Rhythm fads blow across the landscape — hurricanes of beats, or gentler showers, soft as sambas. Each feeds our musical harvest and leaves something of itself behind to flourish on its own. So it is these days with the Afro-Cuban craze, and so it was in years past with salsa, or with bossa nova before that, or even further back, with a purer African strain preparing us for jazz.
Somewhere lost in this mix is the fascination with Indian music that flared in the ’60s. At first glance, our curiosity about this style seemed as ephemeral as the Summer of Love itself. George Harrison’s Raga 101 indulgences may seem hokey in retrospect, yet they left something in our collective memory — a recollection of loping rhythms with melodic inflections, punctuated by fingered flurries and trading something more complex than fours with the sitar player. Though filed away with dusty love beads and threadbare bell bottoms, these scents and sound of this music remains. All it takes is one thump of a tabla to bring it all back.
It took world music to return to Indian music the legitimacy it deserves within Western contexts. More than any other artist, Trilok Gurtu should be credited for rescuing this music from its psychedelic associations and finding ways of integrating it with less gimmickry into jazz and rock. The world-music phenomenon allowed this to happen, but it took a musician of Gurtu’s remarkable skills to take advantage of our broadened tolerance and prove that there is plenty of power to be drawn from his artistic traditions.
He did this through a series of recordings and performances with some of the pioneers of world music. After leaving his hometown of Bombay in 1973, Gurtu gigged around Europe, including solo percussion performances on the streets of Italy, and made a short visit to the States before picking up his first high-profile work back in Europe with the visionary trumpeter Don Cherry. Collaborations followed with saxophonist Jan Garbarek and fellow percussionist Zakir Hussain. With guitar giant John McLaughlin, violinist L. Shankar and ghatam and mridangam player T. K. “Vikku” Vinyakram, Gurtu formed the group Shakti in the mid-’70s. By bringing fruition to McLaughlin’s Eastern orientations and keeping up with his stratospheric execution, Gurtu and his colleagues pointed the way out of the fast-lick swamp into which fusion had sunk.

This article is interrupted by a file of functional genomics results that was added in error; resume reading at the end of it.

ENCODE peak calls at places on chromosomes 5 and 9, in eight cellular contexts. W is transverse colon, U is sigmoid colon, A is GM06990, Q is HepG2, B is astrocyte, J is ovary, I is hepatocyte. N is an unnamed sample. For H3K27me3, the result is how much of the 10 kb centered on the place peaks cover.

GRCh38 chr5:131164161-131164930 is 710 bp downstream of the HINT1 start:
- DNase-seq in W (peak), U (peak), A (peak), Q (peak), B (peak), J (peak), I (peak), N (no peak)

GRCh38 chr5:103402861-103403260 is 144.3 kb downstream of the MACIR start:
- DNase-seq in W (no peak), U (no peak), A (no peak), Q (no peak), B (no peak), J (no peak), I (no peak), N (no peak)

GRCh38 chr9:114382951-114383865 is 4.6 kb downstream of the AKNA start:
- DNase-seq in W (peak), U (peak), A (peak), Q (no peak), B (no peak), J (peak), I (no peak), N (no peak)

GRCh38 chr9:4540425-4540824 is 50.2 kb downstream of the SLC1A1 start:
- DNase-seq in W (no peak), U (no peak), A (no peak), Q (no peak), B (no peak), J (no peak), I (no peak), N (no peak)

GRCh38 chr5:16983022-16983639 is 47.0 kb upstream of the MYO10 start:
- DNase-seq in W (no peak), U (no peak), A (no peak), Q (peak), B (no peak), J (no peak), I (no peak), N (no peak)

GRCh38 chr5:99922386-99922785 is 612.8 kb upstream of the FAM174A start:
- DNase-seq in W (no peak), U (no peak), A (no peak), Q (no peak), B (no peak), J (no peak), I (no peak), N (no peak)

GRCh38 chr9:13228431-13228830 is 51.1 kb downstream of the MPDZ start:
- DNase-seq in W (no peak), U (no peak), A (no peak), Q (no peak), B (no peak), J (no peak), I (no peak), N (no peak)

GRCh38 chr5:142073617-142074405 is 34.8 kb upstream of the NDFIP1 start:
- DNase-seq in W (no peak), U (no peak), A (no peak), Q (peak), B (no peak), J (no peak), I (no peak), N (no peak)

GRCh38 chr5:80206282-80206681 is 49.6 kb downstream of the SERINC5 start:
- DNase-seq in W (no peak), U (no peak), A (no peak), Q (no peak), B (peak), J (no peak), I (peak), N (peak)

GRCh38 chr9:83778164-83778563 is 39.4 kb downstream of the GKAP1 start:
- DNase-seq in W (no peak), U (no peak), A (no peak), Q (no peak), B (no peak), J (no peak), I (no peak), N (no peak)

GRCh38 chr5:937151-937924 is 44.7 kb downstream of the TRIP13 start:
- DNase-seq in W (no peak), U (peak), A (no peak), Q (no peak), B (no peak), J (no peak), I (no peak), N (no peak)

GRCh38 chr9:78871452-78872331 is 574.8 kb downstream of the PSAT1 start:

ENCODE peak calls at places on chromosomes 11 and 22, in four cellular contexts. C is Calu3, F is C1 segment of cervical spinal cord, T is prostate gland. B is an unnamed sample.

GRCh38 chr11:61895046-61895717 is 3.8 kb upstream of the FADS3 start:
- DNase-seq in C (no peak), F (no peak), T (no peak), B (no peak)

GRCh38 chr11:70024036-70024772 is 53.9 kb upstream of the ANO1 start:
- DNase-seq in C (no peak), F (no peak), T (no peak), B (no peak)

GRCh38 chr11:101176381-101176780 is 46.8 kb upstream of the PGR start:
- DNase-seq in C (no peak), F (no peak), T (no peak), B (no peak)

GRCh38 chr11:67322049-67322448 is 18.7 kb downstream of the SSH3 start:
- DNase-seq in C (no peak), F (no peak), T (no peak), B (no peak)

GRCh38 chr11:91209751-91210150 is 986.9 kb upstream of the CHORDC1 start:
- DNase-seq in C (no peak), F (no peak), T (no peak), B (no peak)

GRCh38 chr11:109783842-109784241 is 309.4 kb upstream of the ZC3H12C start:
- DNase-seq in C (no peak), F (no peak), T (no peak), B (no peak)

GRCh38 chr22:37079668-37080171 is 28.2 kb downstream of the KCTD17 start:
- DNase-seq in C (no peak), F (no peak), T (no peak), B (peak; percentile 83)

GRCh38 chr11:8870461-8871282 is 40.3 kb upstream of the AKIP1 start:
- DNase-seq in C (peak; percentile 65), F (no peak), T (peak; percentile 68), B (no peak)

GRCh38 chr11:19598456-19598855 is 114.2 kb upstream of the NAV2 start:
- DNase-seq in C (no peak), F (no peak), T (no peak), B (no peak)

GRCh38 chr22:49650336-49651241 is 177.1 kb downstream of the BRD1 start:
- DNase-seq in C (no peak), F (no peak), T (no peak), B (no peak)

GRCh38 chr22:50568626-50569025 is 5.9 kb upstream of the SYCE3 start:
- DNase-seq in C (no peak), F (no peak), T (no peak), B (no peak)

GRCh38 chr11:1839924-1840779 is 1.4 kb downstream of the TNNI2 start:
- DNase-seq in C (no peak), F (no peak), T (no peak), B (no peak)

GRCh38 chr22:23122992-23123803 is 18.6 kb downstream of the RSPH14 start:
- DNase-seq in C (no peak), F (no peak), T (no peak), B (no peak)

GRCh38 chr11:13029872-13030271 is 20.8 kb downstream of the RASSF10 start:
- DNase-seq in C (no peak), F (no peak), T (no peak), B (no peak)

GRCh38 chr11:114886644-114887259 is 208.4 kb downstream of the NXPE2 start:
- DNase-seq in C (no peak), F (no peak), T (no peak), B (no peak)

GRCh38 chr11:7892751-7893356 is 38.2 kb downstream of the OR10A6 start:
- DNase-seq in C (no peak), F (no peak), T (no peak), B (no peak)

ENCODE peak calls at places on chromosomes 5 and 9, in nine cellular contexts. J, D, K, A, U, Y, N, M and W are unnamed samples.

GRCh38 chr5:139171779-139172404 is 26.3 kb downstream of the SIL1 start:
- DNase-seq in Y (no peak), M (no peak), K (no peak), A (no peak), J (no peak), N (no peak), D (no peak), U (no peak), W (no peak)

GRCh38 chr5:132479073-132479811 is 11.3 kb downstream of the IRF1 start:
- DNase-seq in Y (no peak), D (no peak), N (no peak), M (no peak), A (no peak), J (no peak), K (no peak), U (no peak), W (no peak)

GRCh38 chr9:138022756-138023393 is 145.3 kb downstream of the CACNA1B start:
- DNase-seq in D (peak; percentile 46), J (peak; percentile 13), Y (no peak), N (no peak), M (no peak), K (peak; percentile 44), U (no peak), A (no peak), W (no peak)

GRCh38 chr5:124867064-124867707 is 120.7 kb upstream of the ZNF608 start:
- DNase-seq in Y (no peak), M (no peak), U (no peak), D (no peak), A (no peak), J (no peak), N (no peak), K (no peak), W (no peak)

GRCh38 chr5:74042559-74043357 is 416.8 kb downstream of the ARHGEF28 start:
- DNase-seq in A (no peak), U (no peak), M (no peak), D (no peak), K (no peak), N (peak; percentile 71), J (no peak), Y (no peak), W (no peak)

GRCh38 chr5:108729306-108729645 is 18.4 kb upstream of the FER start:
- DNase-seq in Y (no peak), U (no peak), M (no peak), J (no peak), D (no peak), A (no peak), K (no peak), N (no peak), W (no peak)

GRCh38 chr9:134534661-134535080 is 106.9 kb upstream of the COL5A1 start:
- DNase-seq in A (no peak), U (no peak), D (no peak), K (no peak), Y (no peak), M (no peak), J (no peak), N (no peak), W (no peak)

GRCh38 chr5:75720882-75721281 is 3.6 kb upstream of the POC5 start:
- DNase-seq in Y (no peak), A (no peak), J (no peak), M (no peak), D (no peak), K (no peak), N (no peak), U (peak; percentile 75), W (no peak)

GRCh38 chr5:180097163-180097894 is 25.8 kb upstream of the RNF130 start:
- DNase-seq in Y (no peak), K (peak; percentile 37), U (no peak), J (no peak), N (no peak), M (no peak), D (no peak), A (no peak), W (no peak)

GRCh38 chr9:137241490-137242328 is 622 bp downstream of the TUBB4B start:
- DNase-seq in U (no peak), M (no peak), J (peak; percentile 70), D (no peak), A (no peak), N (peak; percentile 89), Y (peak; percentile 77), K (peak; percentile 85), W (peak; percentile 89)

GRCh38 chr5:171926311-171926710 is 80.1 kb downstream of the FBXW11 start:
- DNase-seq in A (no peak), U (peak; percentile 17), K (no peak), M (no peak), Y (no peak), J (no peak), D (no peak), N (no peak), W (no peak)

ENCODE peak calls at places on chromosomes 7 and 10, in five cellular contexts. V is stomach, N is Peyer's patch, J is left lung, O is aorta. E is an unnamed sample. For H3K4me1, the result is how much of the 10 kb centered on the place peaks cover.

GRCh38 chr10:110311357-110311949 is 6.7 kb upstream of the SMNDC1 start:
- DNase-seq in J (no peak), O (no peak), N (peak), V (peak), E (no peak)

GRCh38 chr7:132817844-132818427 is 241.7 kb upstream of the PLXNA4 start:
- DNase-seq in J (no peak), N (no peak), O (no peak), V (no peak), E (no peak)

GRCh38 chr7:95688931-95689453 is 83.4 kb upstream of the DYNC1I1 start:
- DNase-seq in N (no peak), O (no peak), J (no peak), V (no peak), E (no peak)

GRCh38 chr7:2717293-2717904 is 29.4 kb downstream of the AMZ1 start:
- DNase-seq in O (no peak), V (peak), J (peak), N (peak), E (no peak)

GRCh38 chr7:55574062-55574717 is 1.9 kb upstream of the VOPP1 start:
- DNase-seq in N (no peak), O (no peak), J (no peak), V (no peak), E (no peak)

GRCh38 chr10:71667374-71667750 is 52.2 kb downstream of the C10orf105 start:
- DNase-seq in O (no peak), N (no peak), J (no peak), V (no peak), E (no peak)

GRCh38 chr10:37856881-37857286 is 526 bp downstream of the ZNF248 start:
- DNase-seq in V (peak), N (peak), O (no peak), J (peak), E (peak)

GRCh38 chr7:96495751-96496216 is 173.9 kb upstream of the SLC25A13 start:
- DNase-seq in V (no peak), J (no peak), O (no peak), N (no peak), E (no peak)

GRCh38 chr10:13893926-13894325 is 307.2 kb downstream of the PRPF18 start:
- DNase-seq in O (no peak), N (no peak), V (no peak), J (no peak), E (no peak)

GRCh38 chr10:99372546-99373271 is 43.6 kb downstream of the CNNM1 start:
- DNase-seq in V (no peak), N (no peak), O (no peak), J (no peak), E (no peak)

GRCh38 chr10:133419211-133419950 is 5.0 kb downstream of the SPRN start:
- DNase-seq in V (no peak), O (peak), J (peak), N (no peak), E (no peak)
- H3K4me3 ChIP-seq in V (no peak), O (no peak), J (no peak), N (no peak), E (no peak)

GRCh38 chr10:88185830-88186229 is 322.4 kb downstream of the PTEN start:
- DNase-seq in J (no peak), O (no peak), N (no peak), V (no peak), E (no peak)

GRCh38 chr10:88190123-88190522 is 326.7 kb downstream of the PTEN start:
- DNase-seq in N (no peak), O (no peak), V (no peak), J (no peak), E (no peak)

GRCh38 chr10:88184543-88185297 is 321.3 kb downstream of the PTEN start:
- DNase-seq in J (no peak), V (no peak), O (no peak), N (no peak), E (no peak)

In 1985, after Oregon percussionist Collin Walcott was killed in a car crash, Gurtu took his place. As the prototypical world music ensemble, Oregon provided an ideal forum for Gurtu, whose work with the group on Ecotopia and 45th Parallel took the notion of atmospheric as well as rhythmic drumming to a new level. His success with this ensemble opened the door toward challenging voice-and-percussion work with Brazilian singer Nana Vasconcelos, additional collaborations and tours with McLaughlin in the late ’80s and early ’90s, and a string of solo albums, beginning in 1987 with Usfret and leading to his most recent release, Kathak. This disc features some of Gurtu’s most eclectic work, with guest shots including two performances with his mother, the traditional-style vocalist Shobha Gurtu; a more R&B-inflected cut with Neneh Cherry, daughter of his former mentor Don Cherry; and an unexpected rock-oriented guitar workout from Steve Lukather.